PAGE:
Graphic designers Josephine Wang and Olivia Tang
From the world we perceive around us, to the everyday tasks we perform, everything we sense and act upon is controlled by the brain. But how do motor signals start in the brain, and end up in our fingers? How does sensory input travel from sensory receptors to the brain? The answer is electrical conductance in neurons. When a change in our surroundings is perceived, it is picked up by sensory neurons and transmitted from neuron to neuron via electrical conduction, until it reaches the brain. Similarly, when the brain sends an electrical signal to perform a certain action, the signal is transmitted from neuron to neuron until it reaches the motor neurons, which will signal muscle cells to perform the action.
First, electrical impulses are received by the dendrites, which have a smaller diameter than axons. They are then propagated to the soma and congregate at the axon hillock, which is located between the axon and soma. The axon hillock is highly concentrated with voltage-gated sodium channels and is the deciding factor as to whether or not the impulses can propagate down the axon as a single signal. In order for them to do so, the strength of the impulses must be sufficient to depolarize the neuron, which means that the membrane potential must become more positive than the threshold potential. If they do this, they may travel to the large diameter myelinated axons as a single signal.
Myelinated axons have intermittent regions of lipid coatings called myelin sheaths. These regions of the axon with myelin do not contain voltage-gated ion channels. These myelin sheaths end at Ranvier nodes, gaps between myelin sheaths that contain high concentrations of voltage-gated sodium and potassium channels. Evolutionary pressure, which was caused by the diameter of the axon, allowed for the lengths of the lipid coatings and Ranvier gaps to vary.
The nodes of Ranvier enable high concentrations of sodium ions to enter and potassium ions to exit the axon as a signal approaches the node, by concentrating the voltage-gated ion channels at the node. Since axons do not contain voltage-gated ion channels, except for at the nodes of Ranvier, the only way to conduct current through the next myelinated region of the axon would be the passive diffusion of sodium and potassium ions inside the axon’s cytoplasm. The ions diffuse down the axon’s length to the next node before the signal loses charge. The longitudinal diffusion of these ions is facilitated by high concentrations of sodium at the node, which results in charge-charge push, an electrostatic repulsion from ions with similar charges located in close proximity to each other. Charge-charge push among the high concentrations of sodium ions at the nodes causes faster diffusion between positively charged sodium ions. Faster diffusion via charge-charge push is much faster than the simple passive diffusion of isolated non concentrated ions, and is extremely inefficient to carry ions across long distances. Furthermore, it is critical for each node of Ranvier to provide sufficient ions to diffuse down the axon’s length to the next node, before the charge of the signal dissipates.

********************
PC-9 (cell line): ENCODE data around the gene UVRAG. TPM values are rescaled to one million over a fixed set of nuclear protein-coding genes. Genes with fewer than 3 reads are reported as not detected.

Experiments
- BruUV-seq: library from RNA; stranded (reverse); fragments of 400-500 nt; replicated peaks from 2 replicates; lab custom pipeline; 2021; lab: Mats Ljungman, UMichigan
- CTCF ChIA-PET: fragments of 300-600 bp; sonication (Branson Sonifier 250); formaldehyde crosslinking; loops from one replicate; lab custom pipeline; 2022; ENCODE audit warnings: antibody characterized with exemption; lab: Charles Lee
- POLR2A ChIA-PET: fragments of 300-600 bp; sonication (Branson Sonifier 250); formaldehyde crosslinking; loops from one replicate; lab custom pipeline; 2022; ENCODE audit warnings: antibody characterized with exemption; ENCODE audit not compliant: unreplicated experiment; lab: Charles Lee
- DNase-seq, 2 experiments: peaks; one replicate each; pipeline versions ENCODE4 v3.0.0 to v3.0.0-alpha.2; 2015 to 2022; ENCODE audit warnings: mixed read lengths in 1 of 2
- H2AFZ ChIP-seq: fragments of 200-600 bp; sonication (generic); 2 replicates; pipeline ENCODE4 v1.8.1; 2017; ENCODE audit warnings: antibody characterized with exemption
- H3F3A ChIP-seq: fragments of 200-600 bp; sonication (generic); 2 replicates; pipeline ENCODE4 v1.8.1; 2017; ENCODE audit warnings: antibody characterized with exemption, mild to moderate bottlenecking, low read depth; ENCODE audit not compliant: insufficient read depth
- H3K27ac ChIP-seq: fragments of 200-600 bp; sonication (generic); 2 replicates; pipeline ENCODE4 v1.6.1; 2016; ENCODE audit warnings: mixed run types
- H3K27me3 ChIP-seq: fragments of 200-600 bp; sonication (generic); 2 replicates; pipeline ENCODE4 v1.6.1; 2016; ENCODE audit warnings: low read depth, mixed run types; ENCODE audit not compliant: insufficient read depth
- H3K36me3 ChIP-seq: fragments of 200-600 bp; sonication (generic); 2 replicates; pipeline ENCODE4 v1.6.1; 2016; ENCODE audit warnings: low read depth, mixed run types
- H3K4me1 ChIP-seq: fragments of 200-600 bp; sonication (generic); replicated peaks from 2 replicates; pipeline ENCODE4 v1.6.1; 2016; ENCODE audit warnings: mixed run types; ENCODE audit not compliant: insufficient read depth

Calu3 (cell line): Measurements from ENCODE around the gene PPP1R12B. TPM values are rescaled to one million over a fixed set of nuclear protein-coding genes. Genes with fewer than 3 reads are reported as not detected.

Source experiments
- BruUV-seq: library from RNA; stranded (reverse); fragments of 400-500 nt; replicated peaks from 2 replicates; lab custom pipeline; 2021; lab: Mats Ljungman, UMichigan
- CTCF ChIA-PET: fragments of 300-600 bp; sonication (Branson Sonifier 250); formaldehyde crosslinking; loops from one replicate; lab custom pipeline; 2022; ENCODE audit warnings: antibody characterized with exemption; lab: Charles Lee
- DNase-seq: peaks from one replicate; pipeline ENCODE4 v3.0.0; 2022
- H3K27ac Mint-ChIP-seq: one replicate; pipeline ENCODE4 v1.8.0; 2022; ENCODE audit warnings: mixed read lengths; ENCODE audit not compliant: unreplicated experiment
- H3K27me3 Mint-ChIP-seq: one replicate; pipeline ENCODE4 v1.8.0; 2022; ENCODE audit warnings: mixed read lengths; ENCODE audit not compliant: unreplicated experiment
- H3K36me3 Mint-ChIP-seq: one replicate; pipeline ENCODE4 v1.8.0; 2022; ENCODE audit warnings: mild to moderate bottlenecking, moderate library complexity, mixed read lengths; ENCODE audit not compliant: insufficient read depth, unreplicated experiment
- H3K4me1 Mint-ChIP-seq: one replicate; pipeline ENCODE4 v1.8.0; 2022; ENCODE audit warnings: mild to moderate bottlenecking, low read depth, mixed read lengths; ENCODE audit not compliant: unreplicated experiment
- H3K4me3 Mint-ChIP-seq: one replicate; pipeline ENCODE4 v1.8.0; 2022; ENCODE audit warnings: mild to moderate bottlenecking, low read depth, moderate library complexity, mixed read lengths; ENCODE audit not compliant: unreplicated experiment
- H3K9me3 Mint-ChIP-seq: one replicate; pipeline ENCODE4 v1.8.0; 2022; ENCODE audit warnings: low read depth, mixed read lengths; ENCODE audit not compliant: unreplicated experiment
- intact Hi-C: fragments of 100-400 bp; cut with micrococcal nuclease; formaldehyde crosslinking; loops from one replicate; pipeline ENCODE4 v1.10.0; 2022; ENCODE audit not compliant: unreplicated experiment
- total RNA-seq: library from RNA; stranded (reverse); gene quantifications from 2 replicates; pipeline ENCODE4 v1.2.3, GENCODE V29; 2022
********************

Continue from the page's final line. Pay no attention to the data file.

Therefore, at each node, the electrical signal has a momentary burst of speed. As it travels down a myelinated region of the axon, the signal dissipates and slows down, until it reaches the next node where the cycle repeats again. In neuroscience, this is referred to as saltatory conduction. After a signal propagates down an axon, the high sodium and potassium ion concentrations inside the axon at the nodes of Ranvier will control the potential difference between the membrane located inside and outside the node.
With that said, a key question is, “How come propagation is a one-way street? Why doesn’t the dendrite activate ion currents in the reverse direction of propagation?” Evolution took care of this problem. As an electrical signal arrives at a node of Ranvier, a neuron is depolarized. Depolarization of the neuron causes the sodium gated ion channels at the node to change conformation. The sodium gated ion channels open up, however, a small protein sequence moves to block sodium transport into the axon or dendrite, physically clogging the sodium ion channel residing in either the intra-dendritic or intra-axon membrane. This is referred to as the inactivation of the sodium channel. The inactivation of the sodium channel prohibits sodium ions from flooding out of the axon, allowing action potentials to maintain the sufficient level of sodium ions to continue propagating through the axon.
Understanding how signals are conducted between neurons is extremely vital, as it helps us to understand the details of how the functions of the brain and body are carried out. All functions, including sensory, motor, homeostatic, and even cognitive functions all boil down to the conductance of electrical signals between neurons. With this knowledge, we can explore the realms of the different regions of the brain, their functions, and beyond.
Approved by Dr. Charles Pidgeon.
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